“Sweden will lose even more of its independent foreign policy and will have to spend horrendous sums on adapting to NATO,” he added.

Jochen Scholz, a former professional officer of the German Luftwaffe, told Xinhua that the threat from Russia is nonexistent and is merely a facade for NATO’s function as an instrument for maintaining U.S. dominance. Scholz believes that it is crucial for Europeans to recognize this.

Oberg warned that if NATO emerges victorious in this scenario after being the principal creator of “the most dangerous and unpredictable security environment since the Cold War,” the rest of the world will likely approach an “eschatological moment.”

INTERFERENCE IN ASIA-PACIFIC

In an explicit move to meddle in the regional affairs of the Asia-Pacific, NATO again invited leaders of Australia, Japan, New Zealand and South Korea, the so-called “partners” in the Asia-Pacific region, to attend its summit for the second time and vowed to “further strengthen dialogue and cooperation to tackle our shared security challenges,” according to the communique.

Welcoming the Asian “partners” to the North Atlantic Council meeting on Wednesday, NATO Secretary General Jens Stoltenberg stated “NATO is a regional alliance between Europe and North America, but the challenges we face are global, and our security is interconnected. What happens in the Euro-Atlantic region matters for the Indo-Pacific, and what happens in the Indo-Pacific matters to the Euro-Atlantic.”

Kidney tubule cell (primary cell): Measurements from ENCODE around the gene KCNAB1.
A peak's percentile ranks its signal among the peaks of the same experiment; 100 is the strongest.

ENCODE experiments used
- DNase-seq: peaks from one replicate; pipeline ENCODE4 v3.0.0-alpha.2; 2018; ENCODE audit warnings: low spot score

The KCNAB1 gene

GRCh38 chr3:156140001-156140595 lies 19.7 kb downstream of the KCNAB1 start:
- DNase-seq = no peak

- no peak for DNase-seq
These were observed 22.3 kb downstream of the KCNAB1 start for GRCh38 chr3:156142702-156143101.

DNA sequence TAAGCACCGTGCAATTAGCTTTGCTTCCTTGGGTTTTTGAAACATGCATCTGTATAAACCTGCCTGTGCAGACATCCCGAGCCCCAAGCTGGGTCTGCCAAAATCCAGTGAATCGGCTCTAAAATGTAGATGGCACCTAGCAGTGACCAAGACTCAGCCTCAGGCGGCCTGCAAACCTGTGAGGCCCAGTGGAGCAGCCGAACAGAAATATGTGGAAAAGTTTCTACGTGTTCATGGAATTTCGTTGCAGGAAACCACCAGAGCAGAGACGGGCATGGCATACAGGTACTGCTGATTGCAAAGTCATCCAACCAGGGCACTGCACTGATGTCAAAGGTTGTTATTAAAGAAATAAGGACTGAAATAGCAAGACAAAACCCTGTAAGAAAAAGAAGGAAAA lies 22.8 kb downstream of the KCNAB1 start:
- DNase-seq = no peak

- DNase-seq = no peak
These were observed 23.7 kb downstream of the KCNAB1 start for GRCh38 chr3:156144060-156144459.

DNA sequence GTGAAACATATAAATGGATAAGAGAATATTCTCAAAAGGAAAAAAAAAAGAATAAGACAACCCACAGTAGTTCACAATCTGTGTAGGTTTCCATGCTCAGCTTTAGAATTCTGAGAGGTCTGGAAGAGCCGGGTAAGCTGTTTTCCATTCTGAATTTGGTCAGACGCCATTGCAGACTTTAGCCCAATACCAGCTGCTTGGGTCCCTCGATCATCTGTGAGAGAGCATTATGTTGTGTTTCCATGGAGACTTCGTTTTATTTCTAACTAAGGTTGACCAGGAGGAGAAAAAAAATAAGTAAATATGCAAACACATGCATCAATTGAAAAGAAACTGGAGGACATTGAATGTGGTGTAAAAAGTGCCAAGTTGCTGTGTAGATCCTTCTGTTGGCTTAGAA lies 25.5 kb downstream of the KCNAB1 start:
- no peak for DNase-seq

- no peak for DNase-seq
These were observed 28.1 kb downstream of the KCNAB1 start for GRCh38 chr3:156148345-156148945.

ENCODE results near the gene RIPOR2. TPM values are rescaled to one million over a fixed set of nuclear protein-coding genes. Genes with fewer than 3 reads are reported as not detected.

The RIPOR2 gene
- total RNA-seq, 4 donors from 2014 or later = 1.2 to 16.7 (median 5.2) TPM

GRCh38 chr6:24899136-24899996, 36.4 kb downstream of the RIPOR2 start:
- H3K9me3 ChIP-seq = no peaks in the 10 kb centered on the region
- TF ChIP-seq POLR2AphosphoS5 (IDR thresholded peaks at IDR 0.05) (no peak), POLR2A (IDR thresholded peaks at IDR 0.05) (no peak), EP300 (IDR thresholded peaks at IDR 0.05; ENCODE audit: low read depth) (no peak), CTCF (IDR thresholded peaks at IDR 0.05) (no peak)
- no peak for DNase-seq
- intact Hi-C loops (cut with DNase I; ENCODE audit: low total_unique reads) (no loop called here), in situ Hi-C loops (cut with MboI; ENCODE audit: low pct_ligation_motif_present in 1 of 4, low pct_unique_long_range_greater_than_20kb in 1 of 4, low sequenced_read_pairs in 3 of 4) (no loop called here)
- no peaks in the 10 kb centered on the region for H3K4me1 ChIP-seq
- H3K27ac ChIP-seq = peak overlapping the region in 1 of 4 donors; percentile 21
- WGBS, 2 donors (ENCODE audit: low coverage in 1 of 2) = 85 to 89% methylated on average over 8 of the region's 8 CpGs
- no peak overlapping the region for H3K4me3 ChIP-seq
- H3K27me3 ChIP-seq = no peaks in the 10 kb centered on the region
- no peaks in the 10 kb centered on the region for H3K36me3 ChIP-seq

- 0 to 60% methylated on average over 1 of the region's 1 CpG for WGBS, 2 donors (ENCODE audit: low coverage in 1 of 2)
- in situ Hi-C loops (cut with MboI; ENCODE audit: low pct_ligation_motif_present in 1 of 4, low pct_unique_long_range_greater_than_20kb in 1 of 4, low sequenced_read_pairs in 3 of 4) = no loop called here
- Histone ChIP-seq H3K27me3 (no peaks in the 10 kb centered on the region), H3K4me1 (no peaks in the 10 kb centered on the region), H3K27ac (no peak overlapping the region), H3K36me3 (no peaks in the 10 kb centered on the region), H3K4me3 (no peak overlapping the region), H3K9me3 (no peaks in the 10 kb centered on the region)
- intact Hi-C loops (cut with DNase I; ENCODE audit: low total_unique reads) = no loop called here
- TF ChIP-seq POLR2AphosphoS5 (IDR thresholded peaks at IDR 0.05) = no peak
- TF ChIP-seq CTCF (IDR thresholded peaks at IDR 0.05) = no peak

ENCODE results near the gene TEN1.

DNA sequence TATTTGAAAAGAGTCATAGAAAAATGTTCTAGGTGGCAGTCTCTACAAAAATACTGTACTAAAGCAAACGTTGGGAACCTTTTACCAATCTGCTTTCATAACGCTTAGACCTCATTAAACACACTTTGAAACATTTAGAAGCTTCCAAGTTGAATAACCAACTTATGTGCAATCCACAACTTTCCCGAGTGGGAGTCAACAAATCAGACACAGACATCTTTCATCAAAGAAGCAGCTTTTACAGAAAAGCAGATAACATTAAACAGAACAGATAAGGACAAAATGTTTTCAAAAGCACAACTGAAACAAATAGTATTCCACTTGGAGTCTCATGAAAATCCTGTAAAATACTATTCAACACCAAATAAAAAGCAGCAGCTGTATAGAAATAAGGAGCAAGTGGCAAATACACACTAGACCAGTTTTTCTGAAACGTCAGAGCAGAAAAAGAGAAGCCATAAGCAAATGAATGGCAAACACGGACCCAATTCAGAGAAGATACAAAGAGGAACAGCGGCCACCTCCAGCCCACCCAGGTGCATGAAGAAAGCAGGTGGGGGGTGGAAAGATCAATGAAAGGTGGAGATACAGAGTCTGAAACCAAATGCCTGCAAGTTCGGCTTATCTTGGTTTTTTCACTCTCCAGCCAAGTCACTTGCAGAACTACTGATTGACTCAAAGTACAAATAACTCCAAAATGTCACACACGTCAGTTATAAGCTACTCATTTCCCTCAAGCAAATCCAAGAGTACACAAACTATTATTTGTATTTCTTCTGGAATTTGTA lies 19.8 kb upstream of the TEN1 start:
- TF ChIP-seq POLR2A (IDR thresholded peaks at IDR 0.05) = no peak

However, NATO leaders sent mixed signals. French President Emmanuel Macron told a press conference at the end of the summit that NATO should keep its focus on the North Atlantic region.

“It remains a North Atlantic Treaty Organization and, whatever they say, geography is stubborn: the Indo-Pacific is not the North Atlantic. We do not want it to look like NATO is creating legitimacy to be present geographically in other regions,” said Macron.

Oberg expressed concerns about NATO’s outreach beyond its original scope. He pointed out that NATO’s founding treaty does not include provisions for establishing offices outside its Atlantic mandate, and highlighted that Japan is not a NATO member. Oberg criticized NATO’s decision to create a new category of “partners” without any reference in the treaty.

Commenting on the situation, Scholz said that he hopes the Asian states, including Japan, would recognize that they “are to be abused to contain China in order to maintain U.S. global dominance.”